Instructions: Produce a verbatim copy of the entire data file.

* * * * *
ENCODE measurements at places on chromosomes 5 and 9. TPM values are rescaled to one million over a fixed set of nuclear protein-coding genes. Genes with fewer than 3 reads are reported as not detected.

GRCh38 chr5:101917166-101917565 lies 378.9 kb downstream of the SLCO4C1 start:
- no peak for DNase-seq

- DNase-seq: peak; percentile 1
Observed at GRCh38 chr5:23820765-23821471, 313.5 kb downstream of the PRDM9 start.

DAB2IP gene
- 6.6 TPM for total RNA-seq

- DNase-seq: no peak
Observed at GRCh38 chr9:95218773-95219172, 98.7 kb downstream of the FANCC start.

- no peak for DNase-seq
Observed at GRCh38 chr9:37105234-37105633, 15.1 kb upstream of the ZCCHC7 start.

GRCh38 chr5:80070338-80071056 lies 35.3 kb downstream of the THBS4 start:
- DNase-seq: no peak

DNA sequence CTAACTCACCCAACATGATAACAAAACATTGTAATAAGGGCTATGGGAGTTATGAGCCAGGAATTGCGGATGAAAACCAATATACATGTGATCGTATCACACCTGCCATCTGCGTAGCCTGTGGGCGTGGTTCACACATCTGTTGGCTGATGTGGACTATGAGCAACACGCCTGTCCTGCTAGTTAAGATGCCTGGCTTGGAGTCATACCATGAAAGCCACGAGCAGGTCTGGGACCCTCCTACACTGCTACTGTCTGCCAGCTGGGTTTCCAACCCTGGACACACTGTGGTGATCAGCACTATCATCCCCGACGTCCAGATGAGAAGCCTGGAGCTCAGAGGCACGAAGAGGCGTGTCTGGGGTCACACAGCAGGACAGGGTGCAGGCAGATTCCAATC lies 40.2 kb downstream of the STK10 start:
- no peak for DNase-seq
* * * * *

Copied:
ENCODE measurements at places on chromosomes 5 and 9. TPM values are rescaled to one million over a fixed set of nuclear protein-coding genes. Genes with fewer than 3 reads are reported as not detected.

GRCh38 chr5:101917166-101917565 lies 378.9 kb downstream of the SLCO4C1 start:
- no peak for DNase-seq

- DNase-seq: peak; percentile 1
Observed at GRCh38 chr5:23820765-23821471, 313.5 kb downstream of the PRDM9 start.

DAB2IP gene
- 6.6 TPM for total RNA-seq

- DNase-seq: no peak
Observed at GRCh38 chr9:95218773-95219172, 98.7 kb downstream of the FANCC start.

- no peak for DNase-seq
Observed at GRCh38 chr9:37105234-37105633, 15.1 kb upstream of the ZCCHC7 start.

GRCh38 chr5:80070338-80071056 lies 35.3 kb downstream of the THBS4 start:
- DNase-seq: no peak

DNA sequence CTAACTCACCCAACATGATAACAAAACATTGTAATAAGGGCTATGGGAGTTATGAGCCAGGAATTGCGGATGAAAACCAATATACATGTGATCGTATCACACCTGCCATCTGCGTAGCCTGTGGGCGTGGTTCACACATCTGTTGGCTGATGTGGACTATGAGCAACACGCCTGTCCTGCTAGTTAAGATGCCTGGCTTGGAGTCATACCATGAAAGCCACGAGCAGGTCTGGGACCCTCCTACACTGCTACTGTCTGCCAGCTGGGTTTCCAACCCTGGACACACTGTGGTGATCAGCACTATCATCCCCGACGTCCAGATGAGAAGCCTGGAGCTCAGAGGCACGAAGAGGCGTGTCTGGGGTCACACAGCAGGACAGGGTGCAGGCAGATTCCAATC lies 40.2 kb downstream of the STK10 start:
- no peak for DNase-seq